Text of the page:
Countless times, we’ve heard communication is key.
For environmental issues, there’s no exception.
Published in PLOS ONE, a recent paper from Alex DeGolia, a 2017 UCSB Ph.D. graduate; Elizabeth Hiroyasu, a Ph.D. candidate at UCSB’s Bren School of Environmental Science & Management; and Sarah Anderson, an associate professor of environmental politics at the Bren School, investigates how environmental managers can frame messages about environmental issues to more effectively garner public support.
“We were interested in knowing if there were ways to talk about invasive species management policies or practices that were being put into place that would increase support for that management action,” Hiroyasu explained.
To test this, the researchers gave different messages about hypothetical management of invasive wild pigs to a survey of over 1,000 California residents. Set up to look like press releases from the California Department of Fish and Wildlife, the statements were conveyed using ecological or economic frames and highlighted either benefits or losses.
The ecological attribute frames described effects of an action or non-action on the environment, and effects of the invasive species on the environment. The ecological gain message discussed facilitating benefits to native ecosystems such as soil nutrient cycling from the pigs’ foraging, Hiroyasu said. The ecological loss treatment focused on averting losses to native habitats, including preventing water pollution caused by the wild pigs wallowing in water.
In terms of the economic attribute frames, the research team talked about management actions based on monetary values. The economic gain treatment emphasized an increase in economic production and tax revenue from implementation of the management program; the economic cost message stressed loss of economic production such as crop damage if the pigs invaded agricultural fields or from digging up golf courses.
The paper’s “surprising” main finding, according to Hiroyasu, was that ecological messages, both positively and negatively framed, were significantly more effective at motivating the public to support invasive species management than economic messages were.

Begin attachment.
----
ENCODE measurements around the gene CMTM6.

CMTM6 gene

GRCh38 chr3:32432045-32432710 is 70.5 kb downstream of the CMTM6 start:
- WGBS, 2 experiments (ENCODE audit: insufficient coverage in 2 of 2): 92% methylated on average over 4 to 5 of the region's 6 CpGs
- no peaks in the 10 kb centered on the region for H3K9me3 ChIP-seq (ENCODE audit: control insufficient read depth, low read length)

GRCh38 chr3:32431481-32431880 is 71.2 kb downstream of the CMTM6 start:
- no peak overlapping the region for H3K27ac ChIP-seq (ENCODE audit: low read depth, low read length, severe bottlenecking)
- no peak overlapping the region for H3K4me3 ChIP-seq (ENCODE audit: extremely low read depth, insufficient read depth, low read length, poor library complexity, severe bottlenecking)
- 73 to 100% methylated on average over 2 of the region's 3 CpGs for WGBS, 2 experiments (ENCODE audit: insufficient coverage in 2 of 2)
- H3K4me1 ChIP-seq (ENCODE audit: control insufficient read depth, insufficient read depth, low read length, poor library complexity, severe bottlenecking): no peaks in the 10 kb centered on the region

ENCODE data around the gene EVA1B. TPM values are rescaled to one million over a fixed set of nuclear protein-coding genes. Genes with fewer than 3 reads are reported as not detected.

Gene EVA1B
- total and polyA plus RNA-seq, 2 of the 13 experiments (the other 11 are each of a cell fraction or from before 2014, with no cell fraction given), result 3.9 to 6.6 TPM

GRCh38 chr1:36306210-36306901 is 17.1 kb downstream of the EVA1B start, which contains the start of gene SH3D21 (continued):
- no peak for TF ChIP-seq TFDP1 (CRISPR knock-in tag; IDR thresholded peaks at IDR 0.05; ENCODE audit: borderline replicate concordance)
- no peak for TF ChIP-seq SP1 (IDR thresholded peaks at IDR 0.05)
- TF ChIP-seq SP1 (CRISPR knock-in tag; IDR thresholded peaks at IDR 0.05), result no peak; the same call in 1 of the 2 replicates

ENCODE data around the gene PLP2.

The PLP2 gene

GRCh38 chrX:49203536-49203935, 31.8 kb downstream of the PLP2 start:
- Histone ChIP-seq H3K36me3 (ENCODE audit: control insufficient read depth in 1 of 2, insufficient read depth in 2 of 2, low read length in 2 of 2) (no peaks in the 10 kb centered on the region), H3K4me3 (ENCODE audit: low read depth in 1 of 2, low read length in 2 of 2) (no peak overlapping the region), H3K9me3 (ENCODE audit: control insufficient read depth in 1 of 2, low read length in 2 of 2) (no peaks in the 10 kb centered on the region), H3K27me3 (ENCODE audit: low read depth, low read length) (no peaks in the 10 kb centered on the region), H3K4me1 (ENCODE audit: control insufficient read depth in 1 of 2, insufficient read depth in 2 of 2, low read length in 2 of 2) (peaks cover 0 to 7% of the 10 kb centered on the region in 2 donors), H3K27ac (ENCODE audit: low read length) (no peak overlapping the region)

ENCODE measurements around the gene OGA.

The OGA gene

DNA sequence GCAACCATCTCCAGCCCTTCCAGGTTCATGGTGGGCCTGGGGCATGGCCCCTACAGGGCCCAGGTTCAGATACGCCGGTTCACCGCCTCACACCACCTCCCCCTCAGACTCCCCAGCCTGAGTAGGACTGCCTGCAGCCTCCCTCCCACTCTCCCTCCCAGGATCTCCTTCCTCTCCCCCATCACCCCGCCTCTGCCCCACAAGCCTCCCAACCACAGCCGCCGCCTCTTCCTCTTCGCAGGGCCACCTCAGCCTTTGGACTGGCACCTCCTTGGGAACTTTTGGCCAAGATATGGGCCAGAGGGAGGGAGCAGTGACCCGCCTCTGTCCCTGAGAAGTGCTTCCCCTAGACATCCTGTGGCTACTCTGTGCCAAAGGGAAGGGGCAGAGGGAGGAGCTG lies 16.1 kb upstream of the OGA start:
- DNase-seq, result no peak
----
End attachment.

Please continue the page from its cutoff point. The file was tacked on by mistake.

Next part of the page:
“I think that that’s particularly interesting because in the environmental field in particular, we talk a lot about how we need to be talking about the economics of any kind of environmental action because people [often] care more about their pocketbooks or they want to know in terms of dollar amounts — a more tangible way to think about problems. And we just didn’t find that to be the case in this for wild pig management,” she said.
The study additionally reports that frames highlighting loss prevention were more effective than frames highlighting achieving gains.
This confirmed the investigators’ hypothesis that people’s reactions would follow prospect theory, or “loss-aversion” theory. Also used in economics, the concept submits that people are more emotionally impacted by losses than by equivalent gains, that “the psychological effect of losing $100 is greater than the positive effect of gaining $100,” the authors write.
The paper’s results show that “the public is more concerned with managing invasive species for intrinsic environmental worth than economic benefit and that preventing further environmental degradation is more motivating than promoting additional environmental gains.”
Hiroyasu and her colleagues performed subgroup analysis of the study’s participants, notably political ideology.
In discussing the “really politicized arena” of climate change, people often look to their political party in deciding whether to support certain policies, Hiroyasu pointed out. This led the researchers to predict that different frames would vary in effectiveness depending on the political leanings of the message’s recipient.
But their findings suggest that the same types of messaging frames can be effectively used to communicate to conservatives and liberals, rather than speaking to each group individually.
“We can talk to everybody at once with one single message, and so that is more efficient for [environmental] managers,” Hiroyasu noted.
Although much of previous work related to message framing and the environment has been focused on climate change issues, Hiroyasu described focusing on messaging surrounding the less politically-charged issue of invasive species management as “really exciting.”
“Invasive species management, or even wildlife management more generally … can be real opportunities to talk either across those party lines or to message multiple parties at the same time,” she stated.
Since public sway can affect the rollout of policies, Hiroyasu stressed the importance of being able to communicate environmental issues efficiently to gain public support.
“Invasive species are particularly difficult and can [create] very time-sensitive problems. And so public support can be really crucial to making sure that any kind of management on the ground is effective,” she said.
Hiroyasu is next thinking about what aspects of invasive species are important when it comes to message framing for supporting invasive species management, such as introduction pathways.
Invasive species can be introduced in two major ways: intentionally by humans or unintentionally by humans. With the effects of climate change, many more species are shifting their spatial distributions — including some that may not be expected to become invasive. Some species are even moving without human assistance, according to Hiroyasu.
“We’re interested in knowing how that method of introduction interacts with talking about the ecological or economic consequences — again, those attribute frames for supporting management.”